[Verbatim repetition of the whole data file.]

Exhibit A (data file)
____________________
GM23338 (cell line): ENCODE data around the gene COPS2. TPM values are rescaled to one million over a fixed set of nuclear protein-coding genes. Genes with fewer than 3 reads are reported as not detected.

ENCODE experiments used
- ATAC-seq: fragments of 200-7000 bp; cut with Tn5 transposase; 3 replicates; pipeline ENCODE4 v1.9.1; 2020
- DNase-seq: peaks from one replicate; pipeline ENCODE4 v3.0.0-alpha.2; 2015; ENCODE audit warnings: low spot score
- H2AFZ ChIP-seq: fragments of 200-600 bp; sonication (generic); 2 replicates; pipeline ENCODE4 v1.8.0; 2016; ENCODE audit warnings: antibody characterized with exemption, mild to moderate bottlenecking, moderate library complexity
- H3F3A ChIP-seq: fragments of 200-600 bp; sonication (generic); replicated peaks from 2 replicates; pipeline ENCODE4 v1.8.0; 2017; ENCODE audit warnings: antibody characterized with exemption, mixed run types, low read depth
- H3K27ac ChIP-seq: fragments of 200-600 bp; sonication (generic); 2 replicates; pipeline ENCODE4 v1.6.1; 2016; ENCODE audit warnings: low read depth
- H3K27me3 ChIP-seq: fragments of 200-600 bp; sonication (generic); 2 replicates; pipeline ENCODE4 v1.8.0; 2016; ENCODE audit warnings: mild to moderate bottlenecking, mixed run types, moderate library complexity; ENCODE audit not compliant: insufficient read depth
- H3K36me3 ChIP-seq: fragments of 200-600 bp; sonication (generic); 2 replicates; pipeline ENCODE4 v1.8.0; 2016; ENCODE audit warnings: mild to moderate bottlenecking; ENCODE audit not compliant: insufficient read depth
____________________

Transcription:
GM23338 (cell line): ENCODE data around the gene COPS2. TPM values are rescaled to one million over a fixed set of nuclear protein-coding genes. Genes with fewer than 3 reads are reported as not detected.

ENCODE experiments used
- ATAC-seq: fragments of 200-7000 bp; cut with Tn5 transposase; 3 replicates; pipeline ENCODE4 v1.9.1; 2020
- DNase-seq: peaks from one replicate; pipeline ENCODE4 v3.0.0-alpha.2; 2015; ENCODE audit warnings: low spot score
- H2AFZ ChIP-seq: fragments of 200-600 bp; sonication (generic); 2 replicates; pipeline ENCODE4 v1.8.0; 2016; ENCODE audit warnings: antibody characterized with exemption, mild to moderate bottlenecking, moderate library complexity
- H3F3A ChIP-seq: fragments of 200-600 bp; sonication (generic); replicated peaks from 2 replicates; pipeline ENCODE4 v1.8.0; 2017; ENCODE audit warnings: antibody characterized with exemption, mixed run types, low read depth
- H3K27ac ChIP-seq: fragments of 200-600 bp; sonication (generic); 2 replicates; pipeline ENCODE4 v1.6.1; 2016; ENCODE audit warnings: low read depth
- H3K27me3 ChIP-seq: fragments of 200-600 bp; sonication (generic); 2 replicates; pipeline ENCODE4 v1.8.0; 2016; ENCODE audit warnings: mild to moderate bottlenecking, mixed run types, moderate library complexity; ENCODE audit not compliant: insufficient read depth
- H3K36me3 ChIP-seq: fragments of 200-600 bp; sonication (generic); 2 replicates; pipeline ENCODE4 v1.8.0; 2016; ENCODE audit warnings: mild to moderate bottlenecking; ENCODE audit not compliant: insufficient read depth